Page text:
Last week I attended a great conference. No, it wasn't the EBA Day; a couple of my other colleagues were representing Celent there, and I heard it was very good as well. I was in Brussels, at the inaugural Payments Gateway conference organised by PSE Consulting. It was a one-day event packed with great speakers presenting insightful content.
Payment gateways play an important role in online payments as they help connect merchants to their acquirers and processors. The speakers shared their perspectives on the state of the industry, its challenges and opportunities going forward.
My top three takeaways are:
- The merchant services industry is likely to continue its path of consolidation, as established players are looking to add to their set of capabilities, while the newer players are seeking scale. Corporate marriages in this industry come in various shapes and forms with mergers taking place between acquirers, payment gateways, processors, software providers and terminal manufacturers. Some of the notable recent deals include Global Payments acquiring Heartland Payment Systems in the US for $6.4bn – the largest transaction in this space in 2015 – as well as Realex in the UK and Ireland, TSYS' acquisition of TransPay, PaySafe's (formerly Optimal Payments) purchase of the Skrill Group and ACI Worldwide's acquisition of Pay.On.
- Importance of deep customer understanding. This sounds like a no-brainer – of course, everyone should segment and understand their customers when developing a value proposition – but it is truly essential in merchant services. While all merchants ultimately need to be able to accept payments, the needs of a large supermarket and a corner store are very different. Airlines have different needs from hotels, and sit-down restaurtants differ from quick service restaurants. Nearly all speakers emphasised the need to deeply understand your target customers and tailor services specifically to them, whether developing a pan-European ISO offering or serving digital subscription businesses.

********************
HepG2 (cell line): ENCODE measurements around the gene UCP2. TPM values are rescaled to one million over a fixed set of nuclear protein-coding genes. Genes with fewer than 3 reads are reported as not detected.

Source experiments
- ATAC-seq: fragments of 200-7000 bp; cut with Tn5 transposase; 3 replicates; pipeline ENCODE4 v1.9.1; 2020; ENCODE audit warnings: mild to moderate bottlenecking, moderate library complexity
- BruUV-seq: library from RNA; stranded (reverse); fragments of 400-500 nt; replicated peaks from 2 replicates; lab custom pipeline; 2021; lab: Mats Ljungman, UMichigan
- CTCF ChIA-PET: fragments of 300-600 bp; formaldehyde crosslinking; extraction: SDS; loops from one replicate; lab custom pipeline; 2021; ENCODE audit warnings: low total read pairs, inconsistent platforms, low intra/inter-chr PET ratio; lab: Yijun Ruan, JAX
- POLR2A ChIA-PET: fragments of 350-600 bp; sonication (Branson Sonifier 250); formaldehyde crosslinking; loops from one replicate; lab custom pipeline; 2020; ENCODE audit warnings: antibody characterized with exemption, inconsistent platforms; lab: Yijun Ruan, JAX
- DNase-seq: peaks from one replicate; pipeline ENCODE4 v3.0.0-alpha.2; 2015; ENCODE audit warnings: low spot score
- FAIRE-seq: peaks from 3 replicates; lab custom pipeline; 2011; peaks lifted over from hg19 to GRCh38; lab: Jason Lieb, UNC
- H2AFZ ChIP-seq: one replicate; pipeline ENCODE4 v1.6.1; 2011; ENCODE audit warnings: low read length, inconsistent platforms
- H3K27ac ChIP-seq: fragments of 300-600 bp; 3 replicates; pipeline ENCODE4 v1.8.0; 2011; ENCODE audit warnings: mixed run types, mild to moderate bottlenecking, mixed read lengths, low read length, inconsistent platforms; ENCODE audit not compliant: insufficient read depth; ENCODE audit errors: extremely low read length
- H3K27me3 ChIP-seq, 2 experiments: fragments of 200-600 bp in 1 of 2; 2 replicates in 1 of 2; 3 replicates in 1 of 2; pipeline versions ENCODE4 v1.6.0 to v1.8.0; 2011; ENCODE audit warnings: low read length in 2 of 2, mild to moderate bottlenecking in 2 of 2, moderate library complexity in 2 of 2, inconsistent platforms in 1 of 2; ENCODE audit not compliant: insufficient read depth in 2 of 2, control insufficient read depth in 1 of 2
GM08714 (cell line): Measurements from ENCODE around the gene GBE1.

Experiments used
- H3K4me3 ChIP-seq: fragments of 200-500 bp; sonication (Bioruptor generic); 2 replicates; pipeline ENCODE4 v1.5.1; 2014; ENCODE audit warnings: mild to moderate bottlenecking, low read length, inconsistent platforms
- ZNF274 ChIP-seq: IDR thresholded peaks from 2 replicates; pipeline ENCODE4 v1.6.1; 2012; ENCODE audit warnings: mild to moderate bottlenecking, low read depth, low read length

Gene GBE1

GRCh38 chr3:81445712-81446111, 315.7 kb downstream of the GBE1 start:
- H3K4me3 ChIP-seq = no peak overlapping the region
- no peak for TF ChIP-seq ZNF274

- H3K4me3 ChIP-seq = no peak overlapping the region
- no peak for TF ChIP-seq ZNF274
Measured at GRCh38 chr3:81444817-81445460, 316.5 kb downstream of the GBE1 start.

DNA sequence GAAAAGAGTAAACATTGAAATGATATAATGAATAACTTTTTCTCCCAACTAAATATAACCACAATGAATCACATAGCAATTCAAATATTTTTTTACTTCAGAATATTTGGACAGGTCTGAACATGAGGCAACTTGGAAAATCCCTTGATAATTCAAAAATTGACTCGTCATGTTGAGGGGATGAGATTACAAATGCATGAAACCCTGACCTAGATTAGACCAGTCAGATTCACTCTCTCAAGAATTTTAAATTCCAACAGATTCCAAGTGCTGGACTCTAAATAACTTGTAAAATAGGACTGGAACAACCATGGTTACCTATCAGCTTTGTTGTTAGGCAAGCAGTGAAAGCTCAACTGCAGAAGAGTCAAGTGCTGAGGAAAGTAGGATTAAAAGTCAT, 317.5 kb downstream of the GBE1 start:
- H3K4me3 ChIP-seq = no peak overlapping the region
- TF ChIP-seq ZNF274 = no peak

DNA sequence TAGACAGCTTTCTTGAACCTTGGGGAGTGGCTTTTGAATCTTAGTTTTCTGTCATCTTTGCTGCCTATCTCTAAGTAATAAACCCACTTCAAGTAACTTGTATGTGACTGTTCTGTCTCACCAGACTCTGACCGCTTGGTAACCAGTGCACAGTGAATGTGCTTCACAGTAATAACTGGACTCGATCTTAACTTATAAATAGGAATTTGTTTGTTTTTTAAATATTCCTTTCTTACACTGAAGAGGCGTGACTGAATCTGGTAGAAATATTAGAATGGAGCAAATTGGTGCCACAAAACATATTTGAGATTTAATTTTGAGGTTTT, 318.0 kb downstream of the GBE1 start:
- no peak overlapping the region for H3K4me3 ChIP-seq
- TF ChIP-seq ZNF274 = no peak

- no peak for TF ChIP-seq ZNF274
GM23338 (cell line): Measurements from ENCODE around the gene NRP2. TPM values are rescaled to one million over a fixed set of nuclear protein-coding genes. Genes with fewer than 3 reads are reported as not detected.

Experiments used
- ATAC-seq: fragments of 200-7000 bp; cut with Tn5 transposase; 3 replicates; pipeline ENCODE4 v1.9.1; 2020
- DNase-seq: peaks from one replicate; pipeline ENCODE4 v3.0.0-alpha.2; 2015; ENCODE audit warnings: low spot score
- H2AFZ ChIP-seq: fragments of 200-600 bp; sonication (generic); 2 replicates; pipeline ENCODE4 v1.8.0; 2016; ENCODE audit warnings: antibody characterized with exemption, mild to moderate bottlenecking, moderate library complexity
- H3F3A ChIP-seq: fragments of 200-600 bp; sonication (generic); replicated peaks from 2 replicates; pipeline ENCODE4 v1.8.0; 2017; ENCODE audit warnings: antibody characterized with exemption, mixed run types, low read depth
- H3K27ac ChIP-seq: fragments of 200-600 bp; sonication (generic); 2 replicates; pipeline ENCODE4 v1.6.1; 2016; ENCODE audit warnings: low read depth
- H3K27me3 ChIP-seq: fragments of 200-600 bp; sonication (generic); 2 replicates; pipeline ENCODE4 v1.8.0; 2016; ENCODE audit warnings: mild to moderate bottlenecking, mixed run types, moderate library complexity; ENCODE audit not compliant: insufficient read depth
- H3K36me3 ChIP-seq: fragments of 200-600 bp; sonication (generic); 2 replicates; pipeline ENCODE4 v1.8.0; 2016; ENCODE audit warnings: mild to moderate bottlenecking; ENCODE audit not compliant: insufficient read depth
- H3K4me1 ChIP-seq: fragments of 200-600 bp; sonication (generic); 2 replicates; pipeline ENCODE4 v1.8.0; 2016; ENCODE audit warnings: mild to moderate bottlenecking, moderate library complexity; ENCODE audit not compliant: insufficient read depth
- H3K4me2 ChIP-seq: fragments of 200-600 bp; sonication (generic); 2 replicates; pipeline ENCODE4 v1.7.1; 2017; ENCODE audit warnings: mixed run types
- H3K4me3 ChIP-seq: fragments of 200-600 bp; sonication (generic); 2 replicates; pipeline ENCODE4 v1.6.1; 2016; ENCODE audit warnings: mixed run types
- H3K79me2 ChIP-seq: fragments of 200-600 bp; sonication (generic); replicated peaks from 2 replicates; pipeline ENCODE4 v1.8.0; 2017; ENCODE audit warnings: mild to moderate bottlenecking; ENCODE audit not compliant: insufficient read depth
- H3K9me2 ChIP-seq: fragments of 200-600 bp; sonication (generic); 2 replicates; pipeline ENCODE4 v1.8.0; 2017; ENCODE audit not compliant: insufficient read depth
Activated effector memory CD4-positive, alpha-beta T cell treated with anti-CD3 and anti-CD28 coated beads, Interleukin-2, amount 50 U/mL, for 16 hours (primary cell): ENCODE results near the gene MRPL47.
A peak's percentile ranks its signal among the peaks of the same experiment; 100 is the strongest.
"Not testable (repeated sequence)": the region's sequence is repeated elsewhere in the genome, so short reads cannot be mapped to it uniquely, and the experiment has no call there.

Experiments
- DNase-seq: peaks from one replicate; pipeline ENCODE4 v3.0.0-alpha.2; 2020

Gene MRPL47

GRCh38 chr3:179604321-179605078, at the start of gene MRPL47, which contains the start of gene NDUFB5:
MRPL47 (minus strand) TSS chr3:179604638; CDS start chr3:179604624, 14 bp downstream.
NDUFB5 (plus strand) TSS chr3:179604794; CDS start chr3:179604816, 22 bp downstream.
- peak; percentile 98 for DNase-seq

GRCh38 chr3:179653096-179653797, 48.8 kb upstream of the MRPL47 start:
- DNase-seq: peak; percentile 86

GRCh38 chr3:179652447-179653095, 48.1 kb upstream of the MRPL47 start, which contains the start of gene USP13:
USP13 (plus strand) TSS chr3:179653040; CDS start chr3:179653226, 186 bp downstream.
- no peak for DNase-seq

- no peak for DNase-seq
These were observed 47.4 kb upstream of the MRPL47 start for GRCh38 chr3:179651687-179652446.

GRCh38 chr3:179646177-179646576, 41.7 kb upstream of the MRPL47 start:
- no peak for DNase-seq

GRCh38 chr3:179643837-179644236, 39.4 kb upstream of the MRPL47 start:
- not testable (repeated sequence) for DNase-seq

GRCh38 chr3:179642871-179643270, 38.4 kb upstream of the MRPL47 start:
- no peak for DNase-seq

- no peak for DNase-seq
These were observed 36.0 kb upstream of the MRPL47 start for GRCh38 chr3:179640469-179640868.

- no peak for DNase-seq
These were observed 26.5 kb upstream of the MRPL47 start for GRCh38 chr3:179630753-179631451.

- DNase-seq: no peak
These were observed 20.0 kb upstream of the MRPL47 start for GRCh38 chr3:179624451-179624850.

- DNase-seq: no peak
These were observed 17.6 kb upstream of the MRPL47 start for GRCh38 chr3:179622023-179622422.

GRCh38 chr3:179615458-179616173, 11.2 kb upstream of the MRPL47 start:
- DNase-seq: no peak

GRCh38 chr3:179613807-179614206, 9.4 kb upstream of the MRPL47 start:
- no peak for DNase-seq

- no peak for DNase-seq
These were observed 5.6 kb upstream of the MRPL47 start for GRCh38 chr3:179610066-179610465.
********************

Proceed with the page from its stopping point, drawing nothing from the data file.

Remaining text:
- PSD2 in Europe represents both challenges and opportunities to payment gateways and acquirers. What changes will be required once the EBA publishes its technical standards for strong authentication? Will the expected increase in push payments from bank accounts lead to a noticeable decline in card transaction volumes? What will be the role of today's payment gateways in the world of Payment Initiation Service Providers (PISPs) and Account Information Service Providers (AISPs)? These are just some of the questions that all merchant service providers should be considering right now.
Of course, some of those answers above will depend on how the industry and the regulators ultimately interpret PSD2 text. It was revealing to observe the experts on stage and in the audience engaging in a lively debate around some of those interpretations and open questions, such as for example:
- Is a credit card account considered a "payment account" under PSD2 and subject to the same account access and payment initiation requirements?
- What about a merchant account? If so, what additional services could be built around merchant accounts?
- What revenue opportunities do account servicing providers have? Can they charge AISPs and PISPs and if so, under what conditions?
Merchant services is one of the most dynamic payment sectors with plenty of innovation and change. Tomorrow's winners will be those that best grasp the new opportunities to remain at the very heart of commerce.